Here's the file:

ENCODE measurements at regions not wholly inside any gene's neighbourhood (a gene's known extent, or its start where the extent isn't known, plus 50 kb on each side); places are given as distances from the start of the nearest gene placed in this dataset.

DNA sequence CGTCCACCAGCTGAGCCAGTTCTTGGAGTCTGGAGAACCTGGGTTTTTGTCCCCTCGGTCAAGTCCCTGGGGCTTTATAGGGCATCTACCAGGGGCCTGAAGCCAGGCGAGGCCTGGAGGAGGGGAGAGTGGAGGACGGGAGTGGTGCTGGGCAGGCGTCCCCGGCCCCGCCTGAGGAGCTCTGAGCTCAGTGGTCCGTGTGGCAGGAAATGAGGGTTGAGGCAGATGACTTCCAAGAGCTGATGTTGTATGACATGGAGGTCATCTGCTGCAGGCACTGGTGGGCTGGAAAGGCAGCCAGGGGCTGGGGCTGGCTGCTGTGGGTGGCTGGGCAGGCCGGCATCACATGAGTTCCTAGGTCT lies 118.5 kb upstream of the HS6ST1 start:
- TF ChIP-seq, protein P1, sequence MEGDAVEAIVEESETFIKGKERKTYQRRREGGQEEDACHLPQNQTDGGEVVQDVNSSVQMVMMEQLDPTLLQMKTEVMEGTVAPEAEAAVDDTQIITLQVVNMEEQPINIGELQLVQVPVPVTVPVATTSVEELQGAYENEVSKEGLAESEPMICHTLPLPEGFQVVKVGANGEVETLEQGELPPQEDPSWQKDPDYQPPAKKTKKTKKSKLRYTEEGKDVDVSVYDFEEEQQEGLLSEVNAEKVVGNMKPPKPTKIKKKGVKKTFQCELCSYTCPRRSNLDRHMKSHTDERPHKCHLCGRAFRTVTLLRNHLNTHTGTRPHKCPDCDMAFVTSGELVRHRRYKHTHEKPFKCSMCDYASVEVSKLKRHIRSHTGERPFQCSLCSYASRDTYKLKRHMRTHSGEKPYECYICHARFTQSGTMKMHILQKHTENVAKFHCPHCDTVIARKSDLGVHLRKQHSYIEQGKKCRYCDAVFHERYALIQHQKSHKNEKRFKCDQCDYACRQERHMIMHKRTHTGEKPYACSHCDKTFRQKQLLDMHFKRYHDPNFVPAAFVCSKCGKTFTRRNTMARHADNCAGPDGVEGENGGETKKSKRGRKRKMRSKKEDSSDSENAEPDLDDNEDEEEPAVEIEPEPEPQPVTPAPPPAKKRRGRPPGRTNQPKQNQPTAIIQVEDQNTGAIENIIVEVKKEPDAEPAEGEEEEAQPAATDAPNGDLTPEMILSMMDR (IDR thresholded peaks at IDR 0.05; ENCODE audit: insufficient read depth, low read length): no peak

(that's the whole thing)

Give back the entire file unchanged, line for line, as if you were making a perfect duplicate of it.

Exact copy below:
ENCODE measurements at regions not wholly inside any gene's neighbourhood (a gene's known extent, or its start where the extent isn't known, plus 50 kb on each side); places are given as distances from the start of the nearest gene placed in this dataset.

DNA sequence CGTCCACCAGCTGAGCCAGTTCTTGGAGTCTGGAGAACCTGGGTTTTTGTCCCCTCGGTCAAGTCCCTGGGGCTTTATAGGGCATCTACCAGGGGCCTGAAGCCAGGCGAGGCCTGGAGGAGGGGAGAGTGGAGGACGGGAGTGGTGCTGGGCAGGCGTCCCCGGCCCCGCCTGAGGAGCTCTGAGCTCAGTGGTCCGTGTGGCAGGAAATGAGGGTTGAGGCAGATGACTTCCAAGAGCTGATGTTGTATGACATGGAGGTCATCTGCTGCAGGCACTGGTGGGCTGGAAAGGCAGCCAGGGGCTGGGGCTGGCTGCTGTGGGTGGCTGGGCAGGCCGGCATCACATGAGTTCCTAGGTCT lies 118.5 kb upstream of the HS6ST1 start:
- TF ChIP-seq, protein P1, sequence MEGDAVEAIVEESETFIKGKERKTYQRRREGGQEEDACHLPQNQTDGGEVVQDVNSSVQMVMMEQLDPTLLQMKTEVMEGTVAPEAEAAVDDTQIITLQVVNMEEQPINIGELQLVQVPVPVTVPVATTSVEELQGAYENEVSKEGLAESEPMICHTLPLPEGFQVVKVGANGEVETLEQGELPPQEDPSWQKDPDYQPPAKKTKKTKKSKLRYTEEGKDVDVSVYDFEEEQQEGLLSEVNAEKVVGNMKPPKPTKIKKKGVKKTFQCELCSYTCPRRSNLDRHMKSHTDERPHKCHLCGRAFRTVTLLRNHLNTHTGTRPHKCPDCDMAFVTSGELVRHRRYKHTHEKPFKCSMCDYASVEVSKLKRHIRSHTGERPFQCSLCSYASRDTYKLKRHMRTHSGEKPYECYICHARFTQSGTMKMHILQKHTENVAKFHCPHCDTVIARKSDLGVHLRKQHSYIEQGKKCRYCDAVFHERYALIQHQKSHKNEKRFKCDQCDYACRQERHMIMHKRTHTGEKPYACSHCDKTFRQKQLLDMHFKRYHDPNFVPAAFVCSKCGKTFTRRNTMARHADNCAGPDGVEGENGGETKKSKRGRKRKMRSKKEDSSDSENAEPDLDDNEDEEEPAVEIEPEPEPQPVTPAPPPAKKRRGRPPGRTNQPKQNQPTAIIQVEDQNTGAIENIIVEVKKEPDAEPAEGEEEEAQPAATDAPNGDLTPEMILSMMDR (IDR thresholded peaks at IDR 0.05; ENCODE audit: insufficient read depth, low read length): no peak